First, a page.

PACES Workshop "Towards an Interdisciplinary Research Agenda for Arctic Air Pollution" provided a forum for focused discussions on how to combine research methodologies form humanities, social and natural sciences to understand current and future air pollution in the Arctic with the aim of proposing mitigation options. The conversations built on ideas from two previous PACES meetings held in 2015 (Boulder and Helsinki, see http://pacesproject.org/meetings) and the “Air pollution and Arctic Societies” workshop in Fairbanks during ASSW 2016. Participants designed a multi-scale framework in which research methodologies of drivers, impacts and related decision-making of air pollution were identified at the local, regional and global level. Specific examples that were discussed included local waste burning, the fragmented nature of the regulatory landscape to control air pollution at the regional scale, and the potential future exploitation of natural resources driven by global needs.
1. The workshop engaged researchers from humanities, social and natural sciences into discussing Arctic air pollution from a multi-disciplinary perspective
2. Participants from three IASC working groups submitted a successful cross-cutting proposal to follow up with concrete on the ground research plans
3. A multi-scale framework of air pollution drivers, impacts, and related decision-making was created
Using the Arctic Science Summit Week as a platform, the international project PACES – Air Pollution in the Arctic: Climate, Environment, and Societies – brought together researchers from the social sciences, humanities and natural sciences to discuss an interdisciplinary research Agenda for Arctic air pollution.
The Arctic is increasingly considered an Anthropocene climate frontier, as the consequences of global warming look set to first and foremost impact the circumpolar hemisphere. The region is expected to become increasingly important as climatic changes look set to spark industrial-scale resource extraction and increased transport and commodity shipping, in turn, spelling severe impacts for the regions ecological and cultural landscapes due to industrialization and consequent increases in pollution emissions from local sources related to mining and shipping. Simultaneously, the IPCC has called for enhanced involvement of the social sciences in formulating research responses to climate change as part of furthering collaboration between the natural and social sciences. In studying the developments that are happening right now, research exchange and collaboration is timely not only between academic disciplines but also increasingly, with relevant local partners and society at large.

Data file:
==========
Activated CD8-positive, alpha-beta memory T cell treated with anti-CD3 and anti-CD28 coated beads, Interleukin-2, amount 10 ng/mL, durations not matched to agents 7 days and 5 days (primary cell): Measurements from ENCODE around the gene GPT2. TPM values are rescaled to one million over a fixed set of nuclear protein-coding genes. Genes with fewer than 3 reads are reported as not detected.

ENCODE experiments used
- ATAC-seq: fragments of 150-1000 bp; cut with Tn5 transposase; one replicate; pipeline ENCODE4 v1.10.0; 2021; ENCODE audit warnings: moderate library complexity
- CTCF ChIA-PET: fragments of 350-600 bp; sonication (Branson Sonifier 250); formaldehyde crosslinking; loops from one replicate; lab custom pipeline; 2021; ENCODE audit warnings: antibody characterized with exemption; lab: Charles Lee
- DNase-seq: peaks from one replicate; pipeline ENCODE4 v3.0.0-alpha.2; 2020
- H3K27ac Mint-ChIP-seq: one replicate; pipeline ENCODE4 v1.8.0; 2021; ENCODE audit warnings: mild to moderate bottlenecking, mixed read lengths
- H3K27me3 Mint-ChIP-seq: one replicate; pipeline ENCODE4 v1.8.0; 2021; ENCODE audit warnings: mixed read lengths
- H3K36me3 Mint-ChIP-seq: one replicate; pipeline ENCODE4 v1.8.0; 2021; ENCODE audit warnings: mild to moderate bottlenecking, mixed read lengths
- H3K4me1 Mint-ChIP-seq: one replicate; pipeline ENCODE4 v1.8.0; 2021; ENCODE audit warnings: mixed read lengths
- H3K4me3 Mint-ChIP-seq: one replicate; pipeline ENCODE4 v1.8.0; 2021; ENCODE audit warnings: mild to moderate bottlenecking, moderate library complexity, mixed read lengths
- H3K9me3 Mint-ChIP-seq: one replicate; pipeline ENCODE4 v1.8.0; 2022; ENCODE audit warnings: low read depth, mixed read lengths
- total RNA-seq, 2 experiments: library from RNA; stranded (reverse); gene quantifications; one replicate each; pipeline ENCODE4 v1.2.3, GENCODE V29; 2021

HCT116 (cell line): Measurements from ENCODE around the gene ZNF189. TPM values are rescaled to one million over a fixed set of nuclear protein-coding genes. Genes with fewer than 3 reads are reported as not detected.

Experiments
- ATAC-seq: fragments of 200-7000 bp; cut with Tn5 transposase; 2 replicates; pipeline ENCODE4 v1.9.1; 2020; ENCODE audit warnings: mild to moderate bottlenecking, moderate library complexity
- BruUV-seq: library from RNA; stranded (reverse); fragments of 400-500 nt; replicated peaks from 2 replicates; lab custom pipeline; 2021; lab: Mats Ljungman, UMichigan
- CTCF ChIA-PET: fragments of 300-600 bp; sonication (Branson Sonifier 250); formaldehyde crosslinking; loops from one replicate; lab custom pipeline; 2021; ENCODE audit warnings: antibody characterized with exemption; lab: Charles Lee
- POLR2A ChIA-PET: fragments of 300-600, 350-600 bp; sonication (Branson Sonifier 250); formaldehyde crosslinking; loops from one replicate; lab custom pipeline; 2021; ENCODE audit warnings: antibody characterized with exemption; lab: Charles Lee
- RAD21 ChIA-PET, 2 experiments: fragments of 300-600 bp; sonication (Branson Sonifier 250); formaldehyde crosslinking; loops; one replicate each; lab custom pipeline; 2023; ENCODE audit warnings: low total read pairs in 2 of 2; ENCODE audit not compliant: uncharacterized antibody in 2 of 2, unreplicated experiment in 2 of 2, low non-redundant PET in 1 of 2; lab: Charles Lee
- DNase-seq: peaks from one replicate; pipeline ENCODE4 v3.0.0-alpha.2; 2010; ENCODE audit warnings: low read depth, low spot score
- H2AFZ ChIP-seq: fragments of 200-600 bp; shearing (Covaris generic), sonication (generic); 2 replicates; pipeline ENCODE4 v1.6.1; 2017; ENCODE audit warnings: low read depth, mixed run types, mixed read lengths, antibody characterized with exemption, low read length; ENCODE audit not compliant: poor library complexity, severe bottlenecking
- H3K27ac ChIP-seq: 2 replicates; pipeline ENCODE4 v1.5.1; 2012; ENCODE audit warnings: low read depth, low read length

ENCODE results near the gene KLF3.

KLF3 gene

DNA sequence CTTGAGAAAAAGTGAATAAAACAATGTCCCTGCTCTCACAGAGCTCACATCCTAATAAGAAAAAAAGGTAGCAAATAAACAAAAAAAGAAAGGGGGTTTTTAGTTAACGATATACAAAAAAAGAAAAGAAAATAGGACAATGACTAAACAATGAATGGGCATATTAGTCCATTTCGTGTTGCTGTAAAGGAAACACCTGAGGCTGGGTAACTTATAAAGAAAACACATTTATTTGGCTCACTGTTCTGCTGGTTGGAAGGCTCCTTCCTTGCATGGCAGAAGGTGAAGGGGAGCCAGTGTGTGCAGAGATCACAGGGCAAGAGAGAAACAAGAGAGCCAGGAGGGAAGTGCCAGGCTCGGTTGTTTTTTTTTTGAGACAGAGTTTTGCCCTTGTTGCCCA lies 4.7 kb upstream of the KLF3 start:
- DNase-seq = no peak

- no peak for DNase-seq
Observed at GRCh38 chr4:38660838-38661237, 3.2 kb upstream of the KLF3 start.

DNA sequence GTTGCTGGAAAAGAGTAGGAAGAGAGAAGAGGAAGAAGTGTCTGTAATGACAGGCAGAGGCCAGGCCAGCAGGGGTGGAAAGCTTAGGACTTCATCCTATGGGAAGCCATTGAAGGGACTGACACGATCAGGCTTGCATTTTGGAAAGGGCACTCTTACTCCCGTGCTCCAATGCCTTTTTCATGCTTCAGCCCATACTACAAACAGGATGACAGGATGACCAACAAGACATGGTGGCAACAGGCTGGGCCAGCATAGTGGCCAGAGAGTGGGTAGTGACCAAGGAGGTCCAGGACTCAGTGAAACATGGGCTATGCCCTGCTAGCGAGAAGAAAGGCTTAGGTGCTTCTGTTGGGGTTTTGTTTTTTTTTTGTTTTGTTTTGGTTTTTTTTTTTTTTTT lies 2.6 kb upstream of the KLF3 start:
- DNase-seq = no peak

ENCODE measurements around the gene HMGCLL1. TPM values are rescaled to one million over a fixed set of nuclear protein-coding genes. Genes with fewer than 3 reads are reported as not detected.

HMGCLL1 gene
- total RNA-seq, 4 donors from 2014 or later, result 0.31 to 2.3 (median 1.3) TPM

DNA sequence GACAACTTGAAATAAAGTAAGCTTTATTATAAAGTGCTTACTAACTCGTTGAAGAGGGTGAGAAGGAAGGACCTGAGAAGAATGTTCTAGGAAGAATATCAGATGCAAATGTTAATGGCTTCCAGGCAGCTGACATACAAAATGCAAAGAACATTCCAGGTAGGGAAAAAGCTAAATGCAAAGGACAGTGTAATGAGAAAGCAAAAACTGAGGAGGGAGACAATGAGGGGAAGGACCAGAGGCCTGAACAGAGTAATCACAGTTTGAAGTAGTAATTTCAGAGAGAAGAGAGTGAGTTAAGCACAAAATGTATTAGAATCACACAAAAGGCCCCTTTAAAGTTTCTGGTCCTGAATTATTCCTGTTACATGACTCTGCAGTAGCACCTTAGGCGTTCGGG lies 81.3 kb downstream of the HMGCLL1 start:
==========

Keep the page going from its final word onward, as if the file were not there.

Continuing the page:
The objectives of this workshop were:
a) to develop joint and concrete research questions among social and natural sciences on local Arctic air pollution sources and their impacts in the,
b) to identify the geographical, cultural and scientific scope of the PACES activities, and
c) to gain members for the interdisciplinary working group within the PACES activity on the theme “Arctic Air Pollution and Societies” that will be in charge of facilitating the inter- and transdisciplinary research in the coming years.
Participants organized the drivers and sources of air pollution, the relevant decision-making allays and resulting impacts across the local, regional and global level in a multi-scale framework (Figure 1).
To be able to combine the different research perspectives on air pollution of each discipline the framework was populated with methodological approaches applied at the various levels (Figure 2).
PACES members that are also actively involved in the International Arctic Science Committee (IASC) Working Groups for the Atmosphere, Terrestrial environment and Social and Human dimensions submitted a joint cross-cutting proposal to IASC to further develop the research agenda to plan an on the ground field campaign in the Arctic. The proposal was funded and the next workshop is planned for spring 2019.